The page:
In an unprecedented move, a US state terminates a $30 million annual office supplies contract.
Just when it seemed that things couldn’t get any worse for Office Depot, the company’s business services division (BSD) was dealt a further blow by the decision of the state of Georgia in mid-February to terminate its statewide office supplies contract.
As reported in OPI September 2007, Depot was already under pressure from the state of Georgia to improve its performance following a review that had uncovered several major flaws including "numerous pricing, service delivery issues and overall lack of responsiveness". This, in August, had led to the office supplies giant receiving a letter from the state’s Department of Administrative Services (DOAS) demanding an improvement.
At the time, many of the issues with the Depot contract had been brought to the attention of the DOAS by a group of independent dealers represented by OP consultant Rick Marlette. Even after the August 2007 warning letter, the DOAS allowed Marlette to pursue his investigations, giving him access to the sales data from September 2007.
Marlette painstakingly went through this information and the result was a damning report published in January 2008 that strongly condemned Office Depot and the state’s consultants, AT Kearney, which had been instrumental in setting up the Depot contract.
Following the publication of this report, Marlette and representatives of the independent dealers had arranged an 11 February meeting with the DOAS to present evidence that Depot had overcharged the state by a staggering $1.2 million. However, on 8 February, just a few days before this meeting was due to take place, the DOAS cancelled it, stating that it was preparing to terminate the contract altogether.
In fact, on 8 February the DOAS simultaneously informed both Office Depot and the state’s purchasing officers that the contract was to be terminated with immediate effect. In an email to Depot VP Bob Cetina, Timothy Gibney, the DOAS’ assistant commissioner for purchasing, referred to Depot’s "inability to satisfactorily address the performance defects … most notably ongoing mistakes in pricing" that had been brought up in the August warning letter.
Though the email admitted that "some progress has been made in the number of mispriced items", it also stated that "Office Depot continues to misprice items every month", both over- and undercharging the state. Clearly, from the tone of the email, the DOAS had just lost patience with Depot, saying that it had not expected its staff to "constantly monitor and raise these errors with Office Depot rather than these errors being addressed proactively by Office Depot as part of quality control in the ordinary course of business".
In the letter to the state purchasing officers, the DOAS said that its efforts to find a solution have "proved futile and it is simply time to find other sources".
"Other sources", at least for a "suspension period" of 120 days means that state organisations can use any office supplier they choose, including Office Depot if they wish. During this time, the DOAS’ State Purchasing Division will set up a new sourcing team to draw up another office supplies tender. Office Depot, though, will be barred from bidding for this new contract, and after this experience with a national supplier, the independent dealer community looks well placed to be awarded the business.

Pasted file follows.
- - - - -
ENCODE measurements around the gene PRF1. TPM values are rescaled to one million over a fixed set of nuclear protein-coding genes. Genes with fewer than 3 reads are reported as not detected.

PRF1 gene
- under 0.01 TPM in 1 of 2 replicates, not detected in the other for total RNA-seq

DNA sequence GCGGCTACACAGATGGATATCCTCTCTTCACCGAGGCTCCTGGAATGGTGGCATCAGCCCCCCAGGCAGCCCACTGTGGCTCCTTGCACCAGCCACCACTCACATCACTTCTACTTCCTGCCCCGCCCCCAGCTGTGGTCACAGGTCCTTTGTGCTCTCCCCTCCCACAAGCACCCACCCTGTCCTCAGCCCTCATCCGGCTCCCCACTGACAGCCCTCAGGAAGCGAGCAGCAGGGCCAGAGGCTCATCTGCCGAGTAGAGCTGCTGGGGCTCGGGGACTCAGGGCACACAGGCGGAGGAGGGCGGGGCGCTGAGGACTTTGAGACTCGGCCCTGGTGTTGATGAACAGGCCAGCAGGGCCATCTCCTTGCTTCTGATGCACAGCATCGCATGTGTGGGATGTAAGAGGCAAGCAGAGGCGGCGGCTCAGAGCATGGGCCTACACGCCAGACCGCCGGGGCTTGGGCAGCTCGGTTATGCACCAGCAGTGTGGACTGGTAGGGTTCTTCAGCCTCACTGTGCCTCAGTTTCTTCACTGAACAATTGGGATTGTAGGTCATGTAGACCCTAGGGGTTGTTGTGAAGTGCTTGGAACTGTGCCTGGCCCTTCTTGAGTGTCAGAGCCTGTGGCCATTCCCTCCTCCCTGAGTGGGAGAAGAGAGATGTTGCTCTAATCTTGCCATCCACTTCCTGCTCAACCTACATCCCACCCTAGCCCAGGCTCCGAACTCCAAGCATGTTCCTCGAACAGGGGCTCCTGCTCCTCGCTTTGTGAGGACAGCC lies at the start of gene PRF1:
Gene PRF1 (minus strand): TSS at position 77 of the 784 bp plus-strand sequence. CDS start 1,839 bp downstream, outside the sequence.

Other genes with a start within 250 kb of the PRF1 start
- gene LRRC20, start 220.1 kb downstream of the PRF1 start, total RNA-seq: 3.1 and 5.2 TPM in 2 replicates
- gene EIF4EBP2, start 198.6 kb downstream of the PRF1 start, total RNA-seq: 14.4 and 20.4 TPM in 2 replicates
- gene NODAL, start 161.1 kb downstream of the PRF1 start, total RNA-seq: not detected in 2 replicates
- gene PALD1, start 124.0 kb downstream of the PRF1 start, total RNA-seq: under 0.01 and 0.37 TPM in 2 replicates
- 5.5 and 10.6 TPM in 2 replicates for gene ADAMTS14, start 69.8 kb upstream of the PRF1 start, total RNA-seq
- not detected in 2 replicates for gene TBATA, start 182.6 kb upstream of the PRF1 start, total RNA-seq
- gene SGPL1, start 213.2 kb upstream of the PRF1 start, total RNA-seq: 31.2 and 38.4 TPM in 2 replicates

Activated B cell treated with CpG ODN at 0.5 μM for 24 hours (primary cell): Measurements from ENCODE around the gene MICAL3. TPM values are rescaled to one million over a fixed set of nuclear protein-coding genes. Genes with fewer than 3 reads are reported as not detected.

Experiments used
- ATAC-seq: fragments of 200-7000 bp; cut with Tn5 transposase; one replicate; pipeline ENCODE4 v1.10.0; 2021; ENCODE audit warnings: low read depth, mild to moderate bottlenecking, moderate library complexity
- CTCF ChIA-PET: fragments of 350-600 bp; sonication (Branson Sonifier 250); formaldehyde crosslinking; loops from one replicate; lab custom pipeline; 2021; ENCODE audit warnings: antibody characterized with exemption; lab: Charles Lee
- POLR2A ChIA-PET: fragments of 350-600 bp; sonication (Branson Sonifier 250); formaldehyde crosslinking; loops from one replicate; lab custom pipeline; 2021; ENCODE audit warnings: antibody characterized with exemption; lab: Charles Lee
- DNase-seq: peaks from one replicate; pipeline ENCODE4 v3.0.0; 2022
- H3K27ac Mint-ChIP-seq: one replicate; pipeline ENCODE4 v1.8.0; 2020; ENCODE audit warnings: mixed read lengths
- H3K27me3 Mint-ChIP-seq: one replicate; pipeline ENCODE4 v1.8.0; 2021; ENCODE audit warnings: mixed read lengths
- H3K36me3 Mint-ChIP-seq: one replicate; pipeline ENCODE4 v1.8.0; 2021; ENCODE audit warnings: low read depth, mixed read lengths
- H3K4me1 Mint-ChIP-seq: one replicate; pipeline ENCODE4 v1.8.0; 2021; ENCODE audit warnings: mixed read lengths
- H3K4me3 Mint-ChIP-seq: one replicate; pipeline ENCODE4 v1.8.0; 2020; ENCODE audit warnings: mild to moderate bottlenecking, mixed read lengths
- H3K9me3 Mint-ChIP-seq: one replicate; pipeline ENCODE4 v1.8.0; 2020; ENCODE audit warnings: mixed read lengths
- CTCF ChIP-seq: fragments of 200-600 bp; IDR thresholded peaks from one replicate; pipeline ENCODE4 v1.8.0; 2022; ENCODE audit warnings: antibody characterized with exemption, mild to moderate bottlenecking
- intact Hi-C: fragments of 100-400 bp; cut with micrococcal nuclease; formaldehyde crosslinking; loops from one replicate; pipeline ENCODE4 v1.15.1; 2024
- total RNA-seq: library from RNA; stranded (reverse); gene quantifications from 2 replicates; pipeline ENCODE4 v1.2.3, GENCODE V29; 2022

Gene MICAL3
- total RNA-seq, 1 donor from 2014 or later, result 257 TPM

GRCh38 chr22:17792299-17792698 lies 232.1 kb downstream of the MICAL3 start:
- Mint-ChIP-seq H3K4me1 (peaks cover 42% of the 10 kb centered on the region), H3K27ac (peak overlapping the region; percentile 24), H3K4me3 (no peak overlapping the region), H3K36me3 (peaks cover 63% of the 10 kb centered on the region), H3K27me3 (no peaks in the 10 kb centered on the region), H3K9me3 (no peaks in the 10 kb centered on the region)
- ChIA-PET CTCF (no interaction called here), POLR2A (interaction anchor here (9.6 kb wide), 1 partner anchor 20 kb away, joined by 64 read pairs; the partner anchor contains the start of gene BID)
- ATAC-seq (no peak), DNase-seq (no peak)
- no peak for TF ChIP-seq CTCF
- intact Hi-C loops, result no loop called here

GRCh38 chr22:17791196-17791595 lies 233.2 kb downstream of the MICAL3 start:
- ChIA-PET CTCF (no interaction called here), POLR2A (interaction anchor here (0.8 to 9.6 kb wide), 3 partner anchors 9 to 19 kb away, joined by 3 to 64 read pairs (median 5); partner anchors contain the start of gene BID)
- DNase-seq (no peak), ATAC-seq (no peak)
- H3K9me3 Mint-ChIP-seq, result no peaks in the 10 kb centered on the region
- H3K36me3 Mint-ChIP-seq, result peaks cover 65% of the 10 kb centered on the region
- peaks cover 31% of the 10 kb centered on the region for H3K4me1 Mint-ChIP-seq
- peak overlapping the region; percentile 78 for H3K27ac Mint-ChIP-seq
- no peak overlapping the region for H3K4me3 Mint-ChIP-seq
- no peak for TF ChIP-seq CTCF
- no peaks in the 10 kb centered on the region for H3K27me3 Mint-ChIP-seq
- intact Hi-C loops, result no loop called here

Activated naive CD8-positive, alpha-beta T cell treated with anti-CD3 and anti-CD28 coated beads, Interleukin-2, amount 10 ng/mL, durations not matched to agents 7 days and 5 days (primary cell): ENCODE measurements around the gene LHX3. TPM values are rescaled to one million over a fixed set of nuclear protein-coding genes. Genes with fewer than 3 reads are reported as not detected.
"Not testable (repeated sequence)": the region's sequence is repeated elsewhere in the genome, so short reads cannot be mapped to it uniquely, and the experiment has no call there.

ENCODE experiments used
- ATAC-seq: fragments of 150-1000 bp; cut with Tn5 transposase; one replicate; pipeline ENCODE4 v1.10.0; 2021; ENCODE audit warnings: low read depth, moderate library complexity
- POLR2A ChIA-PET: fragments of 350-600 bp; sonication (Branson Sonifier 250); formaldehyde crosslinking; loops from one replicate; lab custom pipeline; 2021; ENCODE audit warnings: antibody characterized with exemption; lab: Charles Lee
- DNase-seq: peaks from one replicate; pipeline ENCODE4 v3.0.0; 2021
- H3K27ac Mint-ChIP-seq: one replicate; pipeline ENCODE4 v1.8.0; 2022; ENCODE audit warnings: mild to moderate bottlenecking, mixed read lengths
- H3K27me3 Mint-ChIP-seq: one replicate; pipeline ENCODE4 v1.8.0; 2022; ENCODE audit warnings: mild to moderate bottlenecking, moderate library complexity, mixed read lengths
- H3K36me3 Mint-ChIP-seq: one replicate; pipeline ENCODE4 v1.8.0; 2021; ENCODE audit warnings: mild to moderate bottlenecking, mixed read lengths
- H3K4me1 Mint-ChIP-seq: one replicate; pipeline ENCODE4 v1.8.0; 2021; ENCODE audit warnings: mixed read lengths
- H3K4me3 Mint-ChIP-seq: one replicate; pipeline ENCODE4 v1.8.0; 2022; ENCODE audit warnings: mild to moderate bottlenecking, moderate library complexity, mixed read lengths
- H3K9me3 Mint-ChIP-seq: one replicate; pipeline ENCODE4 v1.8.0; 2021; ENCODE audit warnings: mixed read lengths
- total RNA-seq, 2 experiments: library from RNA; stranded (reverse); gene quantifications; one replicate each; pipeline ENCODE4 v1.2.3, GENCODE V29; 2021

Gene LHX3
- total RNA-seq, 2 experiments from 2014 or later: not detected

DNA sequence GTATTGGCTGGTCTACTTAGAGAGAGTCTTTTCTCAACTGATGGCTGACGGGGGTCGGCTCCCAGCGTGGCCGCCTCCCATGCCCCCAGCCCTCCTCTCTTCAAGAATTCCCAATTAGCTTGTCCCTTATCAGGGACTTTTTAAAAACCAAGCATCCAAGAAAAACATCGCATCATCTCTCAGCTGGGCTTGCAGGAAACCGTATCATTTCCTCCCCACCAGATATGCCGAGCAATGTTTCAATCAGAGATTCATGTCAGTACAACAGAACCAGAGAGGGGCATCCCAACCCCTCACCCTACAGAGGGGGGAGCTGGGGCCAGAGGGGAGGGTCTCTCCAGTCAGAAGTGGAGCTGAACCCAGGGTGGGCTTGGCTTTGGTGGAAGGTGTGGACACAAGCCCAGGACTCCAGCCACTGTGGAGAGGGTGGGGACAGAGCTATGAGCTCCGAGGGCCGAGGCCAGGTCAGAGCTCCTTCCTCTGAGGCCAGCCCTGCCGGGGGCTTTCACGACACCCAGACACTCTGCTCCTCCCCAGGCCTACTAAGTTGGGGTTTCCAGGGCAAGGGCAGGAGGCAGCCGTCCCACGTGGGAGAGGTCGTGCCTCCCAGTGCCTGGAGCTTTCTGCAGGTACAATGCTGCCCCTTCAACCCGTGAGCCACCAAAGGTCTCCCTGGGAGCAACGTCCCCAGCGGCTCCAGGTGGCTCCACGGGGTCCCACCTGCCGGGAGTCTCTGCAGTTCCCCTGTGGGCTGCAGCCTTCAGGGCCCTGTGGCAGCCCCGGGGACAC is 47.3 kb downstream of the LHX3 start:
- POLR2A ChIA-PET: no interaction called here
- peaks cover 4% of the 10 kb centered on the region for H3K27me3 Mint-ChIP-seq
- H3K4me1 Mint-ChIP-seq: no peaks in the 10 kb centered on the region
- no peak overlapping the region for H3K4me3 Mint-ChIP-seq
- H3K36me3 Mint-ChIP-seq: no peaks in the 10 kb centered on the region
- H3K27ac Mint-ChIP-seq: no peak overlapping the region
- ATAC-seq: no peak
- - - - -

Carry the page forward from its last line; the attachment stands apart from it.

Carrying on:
The independent dealers’ trade association, National Office Products Alliance (NOPA), was quick to praise the efforts of its dealer members in Georgia as well as Rick Marlette, with NOPA president Chris Bates commenting: "This hard-fought win in Georgia will have a huge impact on the ability of dealers in other states to convince their governments to ensure proper oversight of office supplies contracts. The best solution, however, is for federal, state and local governments to seriously rethink their sole-source or limited source purchasing strategies."
When the state of Georgia had initially announced the move to Office Depot as its sole supplier, it was expecting potential savings of up to 30 percent on its annual office supplies bill through a combination of lower prices and reduced administration expenses.
It seemed a deal too good to be true for the Georgia taxpayers, and ultimately it was. If the supplier had been a small business and had failed to deliver on numerous promises, it would have been fired. The state of Georgia should therefore be applauded for upholding these business principles when dealing with a powerful national supplier, despite the additional time, effort and money that is going to be spent on a new procurement process.
However, this may not be quite the end of the story. In a 12 February reply to Timothy Gibney’s email, Office Depot’s associate general counsel Stephen Calkins argues that the decision to terminate the contract "does not seem rationally related or in proportion to the purported reasons" and claims that the state has not "identified the specific provision(s) of the contract that it believes Office Depot has failed to comply with or that form the basis of the state’s alleged termination".
He goes on to request the state to "immediately advise us of the contractual basis justifying its termination of the contract … so that we may evaluate the state’s claims and actions and consider our options", in other words the possibility of taking legal action. This could be something that is set to run and run.
Marlette, meanwhile, will be turning his attention to other Depot state contracts, including California.